How Surface Pro & Xbox Helped Severely Injured Man

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Modern technology is simply awesome, I often reflect on how much of today’s technology would have been so very useful during my working years. What most of us take for granted though can often be an extremely difficult exercise for those less fortunate.

Such is the case with this feel good story about 29 year old Tyler Schrenk who suffered a life changing injury two years ago. Mr. Schrenk was  paralyzed from the neck down following a diving accident and even simple everyday activities, such as opening an eBook or reading an email, became excruciatingly tedious chores.

That was until Mr. Schrenk met Microsoft software engineer Jose Blakeley last year through their local church, and together, they began to improve those technological links. Mr. Blackely introduced the severely incapacitated man to the Surface Pro and Windows 8’s speech recognition software, along with a voice-operated mouse and various other features to help him interact with the system.

schrenk 2Mr. Schrenk quickly got the hang of things, but a few bumps needed to be overcome along the way. Mr. Schrenk’s respirator, pump and air conditioner all generated so much background noise that they interfered with his voice commands. However, the two men came up with a solution and Mr. Blakeley attached the Surface Pro to Mr. Schrenk’s wheelchair along with a connected Koss C100 microphone to help overcome the interference.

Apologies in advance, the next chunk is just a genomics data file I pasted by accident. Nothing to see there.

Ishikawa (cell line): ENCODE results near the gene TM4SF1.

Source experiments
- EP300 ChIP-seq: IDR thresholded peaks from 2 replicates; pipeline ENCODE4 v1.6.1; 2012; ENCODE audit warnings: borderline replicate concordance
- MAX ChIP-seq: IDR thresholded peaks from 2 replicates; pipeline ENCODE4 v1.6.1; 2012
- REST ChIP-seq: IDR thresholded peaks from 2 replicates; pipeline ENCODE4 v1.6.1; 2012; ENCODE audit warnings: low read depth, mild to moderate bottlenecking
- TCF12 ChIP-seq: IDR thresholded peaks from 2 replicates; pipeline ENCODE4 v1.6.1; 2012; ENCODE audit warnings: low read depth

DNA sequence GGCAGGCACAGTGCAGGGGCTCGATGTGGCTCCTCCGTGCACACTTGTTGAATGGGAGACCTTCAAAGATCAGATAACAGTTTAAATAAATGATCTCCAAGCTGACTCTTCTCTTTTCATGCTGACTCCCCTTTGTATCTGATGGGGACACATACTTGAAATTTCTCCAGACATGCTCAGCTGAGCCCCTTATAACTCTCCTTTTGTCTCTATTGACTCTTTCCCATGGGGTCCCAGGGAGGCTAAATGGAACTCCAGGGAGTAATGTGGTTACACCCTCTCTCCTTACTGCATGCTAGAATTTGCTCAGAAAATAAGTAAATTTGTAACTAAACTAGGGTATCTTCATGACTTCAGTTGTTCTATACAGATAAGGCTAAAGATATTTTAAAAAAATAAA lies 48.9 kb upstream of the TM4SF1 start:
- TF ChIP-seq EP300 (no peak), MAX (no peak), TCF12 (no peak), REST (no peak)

After that, it was pretty much smooth sailing, “I can do a lot more of the things that I used to do before,” Mr.Schrenk says. “I can handle more of my own stuff.” From reading e-books and working in Microsoft Office, to browsing and searching the web, the set-up has given him far more freedom to engage with the digital world. “If nothing else, the Surface opened my eyes,” he added, “and I realised the possibility of doing much more than just occasionally checking my email.”

Mr. Schrenk also has an Xbox One connected to his flat screen and uses its voice command capability to watch television and movies. “It’s cool,” he says. “I was able to use it out-of-the-box, without any upgrades.

It’s a great story, and one which represents a change from all the negatives we have generally been used to hearing regarding Microsoft’s recent innovations. A change for the better methinks.

<images: Credit Microsoft> <source: Microsoft News Center>


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About the Author

Jim Hillier

Jim is the resident freeware aficionado at DCT. A computer veteran with 30+ years experience who first started writing about computers and tech back in the days when freeware was actually free. His first computer was a TRS-80 in the 1980s, he progressed through the Commodore series of computers before moving to PCs in the 1990s. Now retired (aka an old geezer), Jim retains his passion for all things tech and still enjoys building and repairing computers for a select clientele... as well as writing for DCT, of course.